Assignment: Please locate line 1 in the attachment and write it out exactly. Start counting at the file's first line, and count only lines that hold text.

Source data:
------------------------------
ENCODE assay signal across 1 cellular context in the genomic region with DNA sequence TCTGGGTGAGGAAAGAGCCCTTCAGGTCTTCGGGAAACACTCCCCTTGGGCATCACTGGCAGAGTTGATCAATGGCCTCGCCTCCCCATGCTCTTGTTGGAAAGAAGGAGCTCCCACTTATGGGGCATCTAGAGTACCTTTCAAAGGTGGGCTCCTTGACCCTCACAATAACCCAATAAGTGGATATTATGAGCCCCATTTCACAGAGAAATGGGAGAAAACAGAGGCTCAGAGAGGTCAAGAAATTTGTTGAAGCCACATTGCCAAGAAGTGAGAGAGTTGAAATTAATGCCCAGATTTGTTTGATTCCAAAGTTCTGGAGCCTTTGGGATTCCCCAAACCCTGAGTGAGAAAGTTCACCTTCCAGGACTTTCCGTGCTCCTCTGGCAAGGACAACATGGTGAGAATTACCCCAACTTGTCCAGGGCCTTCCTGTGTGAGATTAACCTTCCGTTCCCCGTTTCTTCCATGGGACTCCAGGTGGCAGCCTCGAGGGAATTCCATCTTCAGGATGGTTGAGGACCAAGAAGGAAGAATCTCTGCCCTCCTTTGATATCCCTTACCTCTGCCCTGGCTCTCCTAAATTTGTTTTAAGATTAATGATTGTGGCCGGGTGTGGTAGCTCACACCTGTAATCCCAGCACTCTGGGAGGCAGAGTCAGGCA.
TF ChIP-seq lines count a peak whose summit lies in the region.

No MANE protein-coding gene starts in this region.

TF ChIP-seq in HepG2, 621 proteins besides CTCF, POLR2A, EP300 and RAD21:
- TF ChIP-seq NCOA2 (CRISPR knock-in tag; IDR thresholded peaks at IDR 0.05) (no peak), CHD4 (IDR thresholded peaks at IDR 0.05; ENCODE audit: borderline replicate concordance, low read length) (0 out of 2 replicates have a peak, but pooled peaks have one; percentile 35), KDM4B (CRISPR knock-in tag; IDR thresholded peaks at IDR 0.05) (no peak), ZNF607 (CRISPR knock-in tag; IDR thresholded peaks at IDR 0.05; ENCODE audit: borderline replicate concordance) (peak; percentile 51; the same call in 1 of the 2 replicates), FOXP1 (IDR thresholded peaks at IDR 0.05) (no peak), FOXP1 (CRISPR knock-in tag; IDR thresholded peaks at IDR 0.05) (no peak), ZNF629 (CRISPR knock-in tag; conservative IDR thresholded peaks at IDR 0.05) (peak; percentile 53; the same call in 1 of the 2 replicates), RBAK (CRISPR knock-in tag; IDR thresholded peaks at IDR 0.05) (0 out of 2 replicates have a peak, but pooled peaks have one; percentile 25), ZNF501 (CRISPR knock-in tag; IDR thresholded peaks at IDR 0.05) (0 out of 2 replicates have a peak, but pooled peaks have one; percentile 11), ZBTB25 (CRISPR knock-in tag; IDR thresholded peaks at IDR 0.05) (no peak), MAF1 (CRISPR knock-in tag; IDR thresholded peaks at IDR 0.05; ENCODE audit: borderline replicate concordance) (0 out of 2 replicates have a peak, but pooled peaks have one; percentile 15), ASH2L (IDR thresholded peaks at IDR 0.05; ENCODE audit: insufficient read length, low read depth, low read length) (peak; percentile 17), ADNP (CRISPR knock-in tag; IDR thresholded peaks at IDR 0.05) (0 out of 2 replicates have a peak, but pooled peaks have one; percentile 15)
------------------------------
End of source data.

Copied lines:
ENCODE assay signal across 1 cellular context in the genomic region with DNA sequence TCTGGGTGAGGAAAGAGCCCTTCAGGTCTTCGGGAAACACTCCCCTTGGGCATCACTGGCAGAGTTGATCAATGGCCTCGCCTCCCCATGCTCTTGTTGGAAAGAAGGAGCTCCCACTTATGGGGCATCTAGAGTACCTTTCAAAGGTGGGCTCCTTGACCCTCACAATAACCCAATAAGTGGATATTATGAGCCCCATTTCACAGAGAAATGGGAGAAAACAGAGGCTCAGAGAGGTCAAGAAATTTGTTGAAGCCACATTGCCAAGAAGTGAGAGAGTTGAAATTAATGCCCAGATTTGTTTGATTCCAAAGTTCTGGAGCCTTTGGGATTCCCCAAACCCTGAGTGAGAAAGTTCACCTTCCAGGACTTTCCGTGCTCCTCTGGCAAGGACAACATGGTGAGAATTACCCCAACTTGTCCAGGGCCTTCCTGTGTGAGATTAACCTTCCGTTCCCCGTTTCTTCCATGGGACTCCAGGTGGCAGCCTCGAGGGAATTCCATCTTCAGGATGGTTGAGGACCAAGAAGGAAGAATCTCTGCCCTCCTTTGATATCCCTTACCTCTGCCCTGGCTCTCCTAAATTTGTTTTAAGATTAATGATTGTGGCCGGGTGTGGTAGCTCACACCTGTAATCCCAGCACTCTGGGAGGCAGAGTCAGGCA.